Making Disciples

David gave this talk at Woodside Church (Bedford) in 2015, as part of their "Grow" series. Click here to download it.

“Some people claim that we can be Christians without necessarily becoming disciples. I wonder, then, why the last thing Jesus told us was to go into the world, making disciples of all nations, teaching them to obey all that He commanded? You’ll notice that he didn’t add, “but hey, if that’s too much to ask, tell them just to become Christians – you know, the people who get to heaven without having to commit to anything.” Francis Chan.

In Matthew, Jesus tells us the purpose of our Christian lives is to ‘Go and make disciples of all nations’, yet here in the UK that seems so complicated for us. “Discipleship” has become a particular religious term associated with regular programmes and meetings but it doesn’t seem to be what Jesus had in mind.


A disciple is first and foremost a learner, not a scholar able to pass exams but an apprentice who is able to do things like his master. Often today, the education system teaches children to know and give answers but Jesus wants disciples to listen and obey both in character and doing things that Jesus wants us to do.

Imagine a carpenter who had been trained through discipleship. He/she would know how to train another apprentice. Jesus has made them into disciples – so much so, he could say ‘I am going away’ – now you do it. Disciple making is reproducing people who can do the same things and demonstrate the same character.

Jesus knew he only had a short time, he had three years and then he was leaving. But during those three years his task was to train people who know nothing about mission or about the true meaning of God, and then send them out with the power of the Spirit to do the same things and take that message of the kingdom all over the world.


He first let them observe his lifestyle. This wasn’t a once in a while meeting, where Jesus checked how they were doing and sent them on their way. He intentionally travelled and ate with them, spending and investing a huge amount of time in them.

He called them with a vision. In Mark 1:16-18, Jesus said, ‘Come follow me… and I will make you fishers of men.’ People need a vision for world mission at the beginning of their Christian life rather than hoping they will get hold of it later when they mature.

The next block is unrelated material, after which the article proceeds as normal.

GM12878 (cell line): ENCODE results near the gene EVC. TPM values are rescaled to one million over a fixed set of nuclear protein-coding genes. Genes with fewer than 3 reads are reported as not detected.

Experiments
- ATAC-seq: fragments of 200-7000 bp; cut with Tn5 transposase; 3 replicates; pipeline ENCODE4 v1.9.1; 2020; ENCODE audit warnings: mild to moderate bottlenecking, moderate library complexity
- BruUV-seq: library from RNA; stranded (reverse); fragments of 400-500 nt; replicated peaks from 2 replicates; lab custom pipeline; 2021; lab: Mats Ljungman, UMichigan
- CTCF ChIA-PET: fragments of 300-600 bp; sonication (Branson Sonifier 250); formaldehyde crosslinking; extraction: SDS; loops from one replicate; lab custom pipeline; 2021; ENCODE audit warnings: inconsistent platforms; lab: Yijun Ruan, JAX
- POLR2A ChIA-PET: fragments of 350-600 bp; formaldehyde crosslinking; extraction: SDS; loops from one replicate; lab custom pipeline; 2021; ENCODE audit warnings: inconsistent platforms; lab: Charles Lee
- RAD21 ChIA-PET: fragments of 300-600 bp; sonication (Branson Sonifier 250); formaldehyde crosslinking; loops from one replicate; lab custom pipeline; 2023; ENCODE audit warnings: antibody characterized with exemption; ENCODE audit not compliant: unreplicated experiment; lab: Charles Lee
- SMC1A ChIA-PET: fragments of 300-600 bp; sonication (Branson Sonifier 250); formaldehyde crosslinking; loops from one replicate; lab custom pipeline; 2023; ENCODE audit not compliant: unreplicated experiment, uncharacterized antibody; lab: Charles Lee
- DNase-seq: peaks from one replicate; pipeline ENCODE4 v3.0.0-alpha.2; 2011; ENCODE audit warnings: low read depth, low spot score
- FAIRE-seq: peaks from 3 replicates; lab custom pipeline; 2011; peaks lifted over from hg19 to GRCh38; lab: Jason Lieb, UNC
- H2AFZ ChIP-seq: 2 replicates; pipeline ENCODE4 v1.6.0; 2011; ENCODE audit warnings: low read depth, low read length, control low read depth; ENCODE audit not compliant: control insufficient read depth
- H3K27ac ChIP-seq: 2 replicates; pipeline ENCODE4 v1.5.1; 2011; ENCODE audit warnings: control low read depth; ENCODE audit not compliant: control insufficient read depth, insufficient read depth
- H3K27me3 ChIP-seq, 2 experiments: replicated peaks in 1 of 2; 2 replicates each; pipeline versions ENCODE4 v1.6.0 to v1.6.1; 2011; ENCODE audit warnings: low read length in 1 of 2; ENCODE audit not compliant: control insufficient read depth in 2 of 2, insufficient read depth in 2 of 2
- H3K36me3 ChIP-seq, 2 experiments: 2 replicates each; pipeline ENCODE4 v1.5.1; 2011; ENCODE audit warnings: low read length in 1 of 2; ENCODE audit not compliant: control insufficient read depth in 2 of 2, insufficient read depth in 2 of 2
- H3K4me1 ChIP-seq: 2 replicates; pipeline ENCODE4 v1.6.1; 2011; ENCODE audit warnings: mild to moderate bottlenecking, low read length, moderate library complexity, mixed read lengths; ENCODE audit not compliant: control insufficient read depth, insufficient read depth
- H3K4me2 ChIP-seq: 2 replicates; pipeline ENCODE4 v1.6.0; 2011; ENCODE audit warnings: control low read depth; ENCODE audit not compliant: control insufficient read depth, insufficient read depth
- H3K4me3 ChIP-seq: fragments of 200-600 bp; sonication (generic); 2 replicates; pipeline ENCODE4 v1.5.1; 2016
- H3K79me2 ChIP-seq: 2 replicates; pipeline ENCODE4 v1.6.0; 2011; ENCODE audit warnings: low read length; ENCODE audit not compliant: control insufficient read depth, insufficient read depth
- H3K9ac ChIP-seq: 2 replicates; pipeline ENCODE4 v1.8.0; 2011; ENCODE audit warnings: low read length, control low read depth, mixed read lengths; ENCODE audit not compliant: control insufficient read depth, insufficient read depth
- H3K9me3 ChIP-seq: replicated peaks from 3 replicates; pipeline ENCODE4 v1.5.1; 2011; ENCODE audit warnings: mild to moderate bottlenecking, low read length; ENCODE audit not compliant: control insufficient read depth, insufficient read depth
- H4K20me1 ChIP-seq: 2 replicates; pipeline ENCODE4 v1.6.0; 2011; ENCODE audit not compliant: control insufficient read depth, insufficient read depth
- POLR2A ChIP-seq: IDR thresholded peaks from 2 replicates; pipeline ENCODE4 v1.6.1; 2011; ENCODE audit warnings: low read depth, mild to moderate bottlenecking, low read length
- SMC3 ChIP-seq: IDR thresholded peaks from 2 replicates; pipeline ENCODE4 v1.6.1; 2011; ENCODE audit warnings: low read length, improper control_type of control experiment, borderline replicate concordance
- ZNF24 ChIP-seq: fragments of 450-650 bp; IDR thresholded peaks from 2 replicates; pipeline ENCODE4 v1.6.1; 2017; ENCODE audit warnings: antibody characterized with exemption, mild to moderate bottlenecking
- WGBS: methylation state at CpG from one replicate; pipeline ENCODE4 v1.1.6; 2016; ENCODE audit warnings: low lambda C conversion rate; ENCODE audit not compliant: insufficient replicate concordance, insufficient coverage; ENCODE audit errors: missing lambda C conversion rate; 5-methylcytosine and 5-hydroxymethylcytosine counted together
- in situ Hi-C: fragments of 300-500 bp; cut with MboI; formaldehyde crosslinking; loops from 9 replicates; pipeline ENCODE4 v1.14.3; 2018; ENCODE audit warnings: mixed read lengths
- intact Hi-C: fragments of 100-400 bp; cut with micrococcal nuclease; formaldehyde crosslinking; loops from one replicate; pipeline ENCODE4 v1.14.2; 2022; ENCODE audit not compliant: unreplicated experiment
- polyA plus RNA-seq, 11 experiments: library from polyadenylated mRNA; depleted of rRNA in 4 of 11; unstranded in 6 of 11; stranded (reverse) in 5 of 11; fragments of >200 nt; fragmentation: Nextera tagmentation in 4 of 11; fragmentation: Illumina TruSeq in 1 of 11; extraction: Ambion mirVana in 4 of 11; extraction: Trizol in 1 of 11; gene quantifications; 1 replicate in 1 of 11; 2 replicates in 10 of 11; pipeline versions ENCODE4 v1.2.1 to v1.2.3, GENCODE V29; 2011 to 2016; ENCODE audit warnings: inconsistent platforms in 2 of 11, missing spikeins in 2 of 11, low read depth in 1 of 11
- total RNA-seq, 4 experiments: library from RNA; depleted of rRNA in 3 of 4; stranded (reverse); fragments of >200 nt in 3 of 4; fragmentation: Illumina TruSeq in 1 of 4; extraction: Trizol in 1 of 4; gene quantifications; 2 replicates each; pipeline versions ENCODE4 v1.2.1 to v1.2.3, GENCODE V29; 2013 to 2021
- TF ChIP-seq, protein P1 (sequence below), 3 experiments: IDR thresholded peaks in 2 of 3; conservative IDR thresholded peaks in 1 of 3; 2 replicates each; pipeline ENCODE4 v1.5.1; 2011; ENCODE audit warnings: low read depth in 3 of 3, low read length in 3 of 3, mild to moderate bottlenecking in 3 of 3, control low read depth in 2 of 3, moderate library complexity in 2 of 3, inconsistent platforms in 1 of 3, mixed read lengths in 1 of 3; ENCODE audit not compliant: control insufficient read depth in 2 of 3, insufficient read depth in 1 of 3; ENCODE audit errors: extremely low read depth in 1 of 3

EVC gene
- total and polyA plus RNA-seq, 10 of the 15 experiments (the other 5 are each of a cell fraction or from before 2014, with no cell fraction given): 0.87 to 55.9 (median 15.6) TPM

He showed them His priorities: Church and Kingdom. The Church is the new people of the last days but we aren’t always the church. However, we do always live out the Kingdom of God: Taking God’s rule into the whole world, wherever that may be. So he showed his disciples how to live with this kingdom principle.

He taught them interactively. When Jesus was teaching his disciples, it wasn’t with a board and markers. He answered questions, told them stories, asked questions. He found ways to teach them that they would learn from.

He was with them as a group. God is building a church to represent him, and the church has more than one person in it. Therefore, discipling is primarily a corporate responsibility on how we relate to each other and learn together. So if we don’t get along with someone, we don’t just move on to a different group but try and work issues out.


Luke wrote 2 books of the New Testament. If the Gospel of Luke is what Jesus began to do and teach, Acts is what he continued to do and teach through his disciples. Jesus acted by the Holy Spirit, and so did the disciples. So they loved and worshipped God, were being made into disciples themselves and from that they were making disciples in all the nations of the world. Easy, right?

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